Inside a hard disk drive

Ever wondered what’s inside the metal box that stores all your stuff? If you’re a computer enthusiast you’ve probably seen it many times over, but since I’ve today had the chance to open a 10K SCSI disk up to destroy it’s insides, I took the opportunity to take some photos.

Be warned: you should never open up a hard drive unless you don’t mind losing all of the data that is stored on it. They are built in special conditions, and are sealed to prevent dust getting in and causing catatrophic damage. So, there’s your warning.

Continue reading “Inside a hard disk drive”

The case of the exploding CD

As part of the Whole-House-Audio system I’m building I’ve been forced to install Windows on one of the thin-clients (more details soon). I started off with Windows 98, but found that it doesn’t support USB optical drives – the thin PC doesn’t have any removable media drives – then tried Windows 2000. Everything started off fine, got past the partitioning part and onto copying the initial files. I went downstairs for a few minutes and on my return I noticed that the installer had stalled and the drive was making an odd noise. Thinking that the disc may have just become dislodged I ejected the drive to find the fragments shown above.

The genuine Windows 2000 CD, made back when MS first started off making the cool shiny holographic CDs, had completely disintegrated in the drive. There were no obvious defects when it was inserted, so I can only surmise that the discs weren’t manufacturered with todays high-speed drives in mind.

The USB DVD-Writer was new, having only unwrapped it a few hours earlier. There’s no way that an exploding CD would be covered under warranty, so I chose to attempt to fix the problem. Dismantling the enclosure and drive was harder than I thought, but I learned a lot about the good build quality of them in the process.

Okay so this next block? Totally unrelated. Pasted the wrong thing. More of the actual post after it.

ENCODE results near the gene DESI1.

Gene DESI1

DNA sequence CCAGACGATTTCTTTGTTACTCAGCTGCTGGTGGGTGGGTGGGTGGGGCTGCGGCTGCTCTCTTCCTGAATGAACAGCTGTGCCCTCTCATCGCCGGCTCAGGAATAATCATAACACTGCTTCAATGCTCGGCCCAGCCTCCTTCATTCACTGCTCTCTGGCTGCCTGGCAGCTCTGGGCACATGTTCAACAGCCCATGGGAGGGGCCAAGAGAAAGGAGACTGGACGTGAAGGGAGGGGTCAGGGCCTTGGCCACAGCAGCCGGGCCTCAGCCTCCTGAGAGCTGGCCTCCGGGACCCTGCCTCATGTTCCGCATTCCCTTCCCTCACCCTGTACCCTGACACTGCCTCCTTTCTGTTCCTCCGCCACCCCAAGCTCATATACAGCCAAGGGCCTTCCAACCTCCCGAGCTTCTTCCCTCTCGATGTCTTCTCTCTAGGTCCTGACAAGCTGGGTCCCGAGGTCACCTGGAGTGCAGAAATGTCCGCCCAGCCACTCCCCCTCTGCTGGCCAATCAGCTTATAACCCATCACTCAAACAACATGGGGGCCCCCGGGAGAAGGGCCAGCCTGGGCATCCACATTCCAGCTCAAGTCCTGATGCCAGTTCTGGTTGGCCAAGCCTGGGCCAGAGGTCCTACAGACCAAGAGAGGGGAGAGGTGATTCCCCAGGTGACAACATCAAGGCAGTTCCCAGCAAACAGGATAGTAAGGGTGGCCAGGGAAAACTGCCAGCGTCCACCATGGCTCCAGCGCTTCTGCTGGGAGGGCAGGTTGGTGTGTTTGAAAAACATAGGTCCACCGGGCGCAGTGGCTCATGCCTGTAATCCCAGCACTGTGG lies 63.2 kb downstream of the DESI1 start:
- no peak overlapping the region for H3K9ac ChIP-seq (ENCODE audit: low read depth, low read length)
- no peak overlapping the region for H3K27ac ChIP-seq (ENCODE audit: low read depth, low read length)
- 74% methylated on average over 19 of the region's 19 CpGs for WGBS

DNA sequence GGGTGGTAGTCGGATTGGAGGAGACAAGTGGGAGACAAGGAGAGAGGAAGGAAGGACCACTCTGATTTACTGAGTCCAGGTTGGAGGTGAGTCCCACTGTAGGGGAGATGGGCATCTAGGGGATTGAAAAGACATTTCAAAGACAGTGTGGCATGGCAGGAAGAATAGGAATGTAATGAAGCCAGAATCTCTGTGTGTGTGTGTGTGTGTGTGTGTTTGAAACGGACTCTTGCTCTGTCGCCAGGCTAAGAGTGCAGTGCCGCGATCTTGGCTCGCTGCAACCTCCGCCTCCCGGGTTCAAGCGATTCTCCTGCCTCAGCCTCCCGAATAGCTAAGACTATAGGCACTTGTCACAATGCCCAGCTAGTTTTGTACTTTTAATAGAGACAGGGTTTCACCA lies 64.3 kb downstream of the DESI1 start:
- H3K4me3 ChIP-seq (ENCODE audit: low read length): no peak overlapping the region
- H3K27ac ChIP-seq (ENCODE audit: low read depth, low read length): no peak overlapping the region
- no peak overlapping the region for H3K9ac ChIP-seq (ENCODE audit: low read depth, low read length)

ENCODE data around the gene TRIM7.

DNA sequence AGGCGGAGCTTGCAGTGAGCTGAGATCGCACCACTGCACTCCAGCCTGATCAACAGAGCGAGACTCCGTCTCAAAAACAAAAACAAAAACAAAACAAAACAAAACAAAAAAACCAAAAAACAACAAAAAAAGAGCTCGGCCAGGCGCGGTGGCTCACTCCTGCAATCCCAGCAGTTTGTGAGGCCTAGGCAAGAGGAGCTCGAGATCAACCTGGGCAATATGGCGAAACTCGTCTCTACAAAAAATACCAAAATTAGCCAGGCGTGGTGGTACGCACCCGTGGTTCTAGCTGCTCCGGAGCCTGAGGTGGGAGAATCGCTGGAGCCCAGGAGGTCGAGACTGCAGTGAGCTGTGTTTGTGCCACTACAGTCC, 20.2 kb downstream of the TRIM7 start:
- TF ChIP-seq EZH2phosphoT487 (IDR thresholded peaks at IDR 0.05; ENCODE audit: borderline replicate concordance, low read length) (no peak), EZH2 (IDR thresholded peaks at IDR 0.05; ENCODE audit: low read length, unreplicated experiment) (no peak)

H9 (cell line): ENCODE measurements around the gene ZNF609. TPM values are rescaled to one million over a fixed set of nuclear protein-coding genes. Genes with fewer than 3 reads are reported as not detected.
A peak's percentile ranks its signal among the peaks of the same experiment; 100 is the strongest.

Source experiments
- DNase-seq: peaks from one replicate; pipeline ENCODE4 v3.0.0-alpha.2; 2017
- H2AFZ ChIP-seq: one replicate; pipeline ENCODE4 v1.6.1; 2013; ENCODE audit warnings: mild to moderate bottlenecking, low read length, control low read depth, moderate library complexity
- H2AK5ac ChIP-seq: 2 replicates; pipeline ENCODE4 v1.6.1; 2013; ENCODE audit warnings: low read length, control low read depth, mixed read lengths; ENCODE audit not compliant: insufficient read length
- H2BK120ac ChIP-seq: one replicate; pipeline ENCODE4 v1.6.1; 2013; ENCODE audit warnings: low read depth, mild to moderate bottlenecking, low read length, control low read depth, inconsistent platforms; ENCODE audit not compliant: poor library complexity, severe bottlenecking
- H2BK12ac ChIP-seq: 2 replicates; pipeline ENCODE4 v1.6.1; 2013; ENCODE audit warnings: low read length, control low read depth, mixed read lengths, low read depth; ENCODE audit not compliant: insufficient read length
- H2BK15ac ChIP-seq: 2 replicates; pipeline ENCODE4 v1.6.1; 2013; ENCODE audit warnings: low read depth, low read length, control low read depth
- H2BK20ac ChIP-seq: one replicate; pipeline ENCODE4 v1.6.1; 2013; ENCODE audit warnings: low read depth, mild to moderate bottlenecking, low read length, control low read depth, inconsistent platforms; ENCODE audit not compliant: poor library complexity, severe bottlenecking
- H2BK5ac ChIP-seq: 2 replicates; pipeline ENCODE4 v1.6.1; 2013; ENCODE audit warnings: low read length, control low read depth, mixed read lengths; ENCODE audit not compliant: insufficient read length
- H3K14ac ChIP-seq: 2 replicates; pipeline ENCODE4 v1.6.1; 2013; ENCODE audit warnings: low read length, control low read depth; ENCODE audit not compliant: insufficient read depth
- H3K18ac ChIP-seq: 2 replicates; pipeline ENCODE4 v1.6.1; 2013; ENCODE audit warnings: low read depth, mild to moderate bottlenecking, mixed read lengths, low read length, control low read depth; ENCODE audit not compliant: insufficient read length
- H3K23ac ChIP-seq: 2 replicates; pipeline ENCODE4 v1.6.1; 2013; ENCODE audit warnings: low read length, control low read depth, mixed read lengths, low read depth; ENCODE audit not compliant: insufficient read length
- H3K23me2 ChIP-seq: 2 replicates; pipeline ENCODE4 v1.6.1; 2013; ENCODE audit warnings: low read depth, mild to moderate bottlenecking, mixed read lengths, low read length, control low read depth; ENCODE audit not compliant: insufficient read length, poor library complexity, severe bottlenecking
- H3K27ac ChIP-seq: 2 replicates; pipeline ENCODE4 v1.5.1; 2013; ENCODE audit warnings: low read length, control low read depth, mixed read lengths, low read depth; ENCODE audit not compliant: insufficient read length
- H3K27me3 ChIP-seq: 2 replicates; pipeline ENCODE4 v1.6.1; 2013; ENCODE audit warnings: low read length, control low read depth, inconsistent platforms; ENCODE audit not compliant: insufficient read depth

After removing the large shards by hand and using an air duster (outside) to remove the tiny fragments, I reassembled the drive. Fortunately it seems to work, at least the reading part does. The writing part caused errors when I tried it on one machine, but that could just be down to that machine. Since I now had no working Windows 2000 CD I ended up installing XP SP2.

Coincidentally a few days earlier I had Stumbled across an article discussing an experiment to find out the fastest that optical media could be spun before disintegrating, with some quite scary findings about just how much damage the resulting shards can do. I can’t find that article, but here’s something a little less scientific-looking.

Earthquake Update

It would seem that my guesses were more or less correct – the largest earthquake in the UK for 25 years. Apparently most of the country felt it, so I think everyone knows how unnerving it feels! The BBC has an initial story on it here. The BGS site, which is responding a little better than it was at 1 am, also has a technical report on the quake. The BGS also has more general information on UK seismic activity.


At about 00:56 this morning, roughly 20 mins ago, I was awoken by some fairly vigorous shaking – a very unnerving experience. I’ve knowingly experienced one earthquake in the UK before, also at home, where I could hear a low level rumbling followed by noticeable shaking and land movement. This time round I was a whole lot more scared and confused because I was actually woken by it.

I’m sure it will make the news later today. I suspect that the eppicentre may have suffered quite some damage, assuming we weren’t that near to the eppicentre. The only thing I’ve noticed so far is that certain websites, which happen to be the top results in google for “earthquake uk”, are very difficult to get a hold of. If other connectivity issues occur it is possible that a connection may be damaged within the UK. The BBC News site is loading fine. The BBC have just picked up on the story.

First prize